On Sunday, the Lebanese Central Bank (BDL) announced an unexpected initiative that it said would “relieve” the Lebanese people by allowing them to access their frozen deposits in foreign currency.
In a statement, the Banque du Liban (BDL) said it was working on launching a plan that would stipulate the gradual unlocking of the deposits that were active before October 2019.
The plan, which conforms with the laws and principles that govern the work of the BDL, would also “restore Lebanon’s Arab and international relations, and internal and external trust,” despite the prevailing crisis and the lack of a rescue government, the BDL said.
What Is the Plan?
The BDL explained in the statement that it was negotiating with Lebanese banks to adopt a mechanism that would have banks gradually pay back the deposits that were active before October 17th, 2019. The deposits would be released “in all currencies.”
For this reason, the BDL has asked banks to provide it with the needed data to build this plan.
Amounts upwards of $25,000, in U.S. dollars or any other foreign currency, would be paid to account holders in accordance with the initiative, in addition to the equivalent of each amount in Lebanese pounds.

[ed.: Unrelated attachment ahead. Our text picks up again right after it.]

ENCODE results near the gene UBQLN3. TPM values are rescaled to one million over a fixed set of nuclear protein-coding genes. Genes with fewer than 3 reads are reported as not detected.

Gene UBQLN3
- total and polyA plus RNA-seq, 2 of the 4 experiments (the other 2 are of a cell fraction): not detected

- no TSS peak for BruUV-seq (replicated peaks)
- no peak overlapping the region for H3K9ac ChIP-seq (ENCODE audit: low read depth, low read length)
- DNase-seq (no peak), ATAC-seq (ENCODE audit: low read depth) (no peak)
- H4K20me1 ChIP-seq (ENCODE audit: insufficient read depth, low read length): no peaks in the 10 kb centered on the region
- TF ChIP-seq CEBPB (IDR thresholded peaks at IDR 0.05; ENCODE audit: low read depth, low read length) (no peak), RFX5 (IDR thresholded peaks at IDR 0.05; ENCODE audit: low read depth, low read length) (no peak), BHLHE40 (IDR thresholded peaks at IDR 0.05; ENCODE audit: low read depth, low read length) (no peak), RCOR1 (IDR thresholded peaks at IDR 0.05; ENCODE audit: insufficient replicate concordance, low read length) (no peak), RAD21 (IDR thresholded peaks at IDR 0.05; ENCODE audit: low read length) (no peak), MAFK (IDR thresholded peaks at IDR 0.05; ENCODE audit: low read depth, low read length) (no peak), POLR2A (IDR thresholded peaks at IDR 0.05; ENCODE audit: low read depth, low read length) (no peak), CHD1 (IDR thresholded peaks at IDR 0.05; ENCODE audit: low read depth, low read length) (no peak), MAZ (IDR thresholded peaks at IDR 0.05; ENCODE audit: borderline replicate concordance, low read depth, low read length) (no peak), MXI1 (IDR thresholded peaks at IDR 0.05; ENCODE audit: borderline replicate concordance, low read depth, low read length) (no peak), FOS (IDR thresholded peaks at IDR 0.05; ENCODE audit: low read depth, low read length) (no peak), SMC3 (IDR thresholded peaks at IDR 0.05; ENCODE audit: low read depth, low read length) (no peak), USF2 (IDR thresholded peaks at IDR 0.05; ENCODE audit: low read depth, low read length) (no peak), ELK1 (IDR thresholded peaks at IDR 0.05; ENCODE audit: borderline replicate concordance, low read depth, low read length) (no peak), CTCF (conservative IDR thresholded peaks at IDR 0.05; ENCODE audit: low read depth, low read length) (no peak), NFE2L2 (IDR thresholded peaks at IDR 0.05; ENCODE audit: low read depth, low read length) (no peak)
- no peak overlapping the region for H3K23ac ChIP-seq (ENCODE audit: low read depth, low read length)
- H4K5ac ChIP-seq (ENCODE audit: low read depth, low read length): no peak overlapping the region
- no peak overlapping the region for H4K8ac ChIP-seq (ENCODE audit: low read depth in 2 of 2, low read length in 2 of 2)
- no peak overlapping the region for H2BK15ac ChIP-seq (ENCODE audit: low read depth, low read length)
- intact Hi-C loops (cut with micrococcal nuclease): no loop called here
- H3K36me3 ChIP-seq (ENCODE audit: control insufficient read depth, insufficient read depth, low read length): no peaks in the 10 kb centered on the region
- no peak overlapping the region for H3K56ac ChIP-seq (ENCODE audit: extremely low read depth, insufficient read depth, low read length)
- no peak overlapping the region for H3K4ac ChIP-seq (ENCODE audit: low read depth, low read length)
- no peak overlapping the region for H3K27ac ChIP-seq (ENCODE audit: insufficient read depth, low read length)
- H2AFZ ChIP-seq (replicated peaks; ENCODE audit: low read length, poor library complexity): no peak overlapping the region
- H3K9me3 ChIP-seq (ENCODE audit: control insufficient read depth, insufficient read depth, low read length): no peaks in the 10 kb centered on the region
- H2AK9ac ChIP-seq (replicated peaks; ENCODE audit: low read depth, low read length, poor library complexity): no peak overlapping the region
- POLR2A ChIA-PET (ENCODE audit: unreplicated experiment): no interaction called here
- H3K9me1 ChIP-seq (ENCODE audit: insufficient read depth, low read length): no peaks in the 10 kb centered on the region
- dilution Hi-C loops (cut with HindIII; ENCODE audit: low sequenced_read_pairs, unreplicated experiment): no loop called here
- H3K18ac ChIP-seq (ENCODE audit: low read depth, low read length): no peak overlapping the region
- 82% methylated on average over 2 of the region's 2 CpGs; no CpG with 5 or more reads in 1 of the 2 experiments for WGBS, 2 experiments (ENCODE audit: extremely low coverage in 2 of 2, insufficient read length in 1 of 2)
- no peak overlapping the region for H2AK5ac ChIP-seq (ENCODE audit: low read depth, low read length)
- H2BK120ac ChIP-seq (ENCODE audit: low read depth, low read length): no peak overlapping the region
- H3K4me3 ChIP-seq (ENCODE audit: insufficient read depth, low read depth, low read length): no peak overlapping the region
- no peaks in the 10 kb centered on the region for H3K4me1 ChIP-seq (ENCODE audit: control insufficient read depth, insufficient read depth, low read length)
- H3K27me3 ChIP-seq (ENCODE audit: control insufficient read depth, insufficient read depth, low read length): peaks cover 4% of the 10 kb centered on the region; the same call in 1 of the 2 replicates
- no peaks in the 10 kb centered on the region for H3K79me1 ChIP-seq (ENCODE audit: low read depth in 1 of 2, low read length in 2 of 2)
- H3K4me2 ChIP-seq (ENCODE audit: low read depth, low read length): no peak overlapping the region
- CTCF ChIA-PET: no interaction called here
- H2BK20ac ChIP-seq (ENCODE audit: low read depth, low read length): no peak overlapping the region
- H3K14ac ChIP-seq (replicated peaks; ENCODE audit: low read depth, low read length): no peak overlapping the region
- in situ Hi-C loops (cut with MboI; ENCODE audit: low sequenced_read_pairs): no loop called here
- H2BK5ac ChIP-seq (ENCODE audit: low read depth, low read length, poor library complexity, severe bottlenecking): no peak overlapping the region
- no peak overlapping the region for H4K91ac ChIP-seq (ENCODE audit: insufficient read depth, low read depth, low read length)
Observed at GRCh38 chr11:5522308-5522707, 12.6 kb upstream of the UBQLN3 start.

The payments would be installed over a period of time that will be specified by the BDL soon.
The BDL expects that the plan will take effect starting June 30th, provided that it receives the necessary legal coverage.
As part of the same initiative, the Central Bank announced “SAYRAFA,” a currency exchange platform that will bring together banks and licensed money changers in Lebanon and ensure transparency in the exchange rate of the Lebanese pound against the U.S. dollar.
The details of the platform will be announced when the BDL receives the answer of the Finance Minister on the matter.
“The Banque du Liban will intervene when necessary to control fluctuations in the exchange market prices, bearing in mind that the rate will be determined by market movement, which will be open to individuals and institutions.”
Notably, the BDL also affirmed in the statement that it continues to provide U.S. dollars to banks on the official exchange rate.
It added that a letter had been sent to the concerned ministries, to ration subsidies, “in order to preserve the continuity of the subsidy approach, as required by the higher Lebanese interest and the interest of the depositors, and in compliance with the Code of Money and Credit.”
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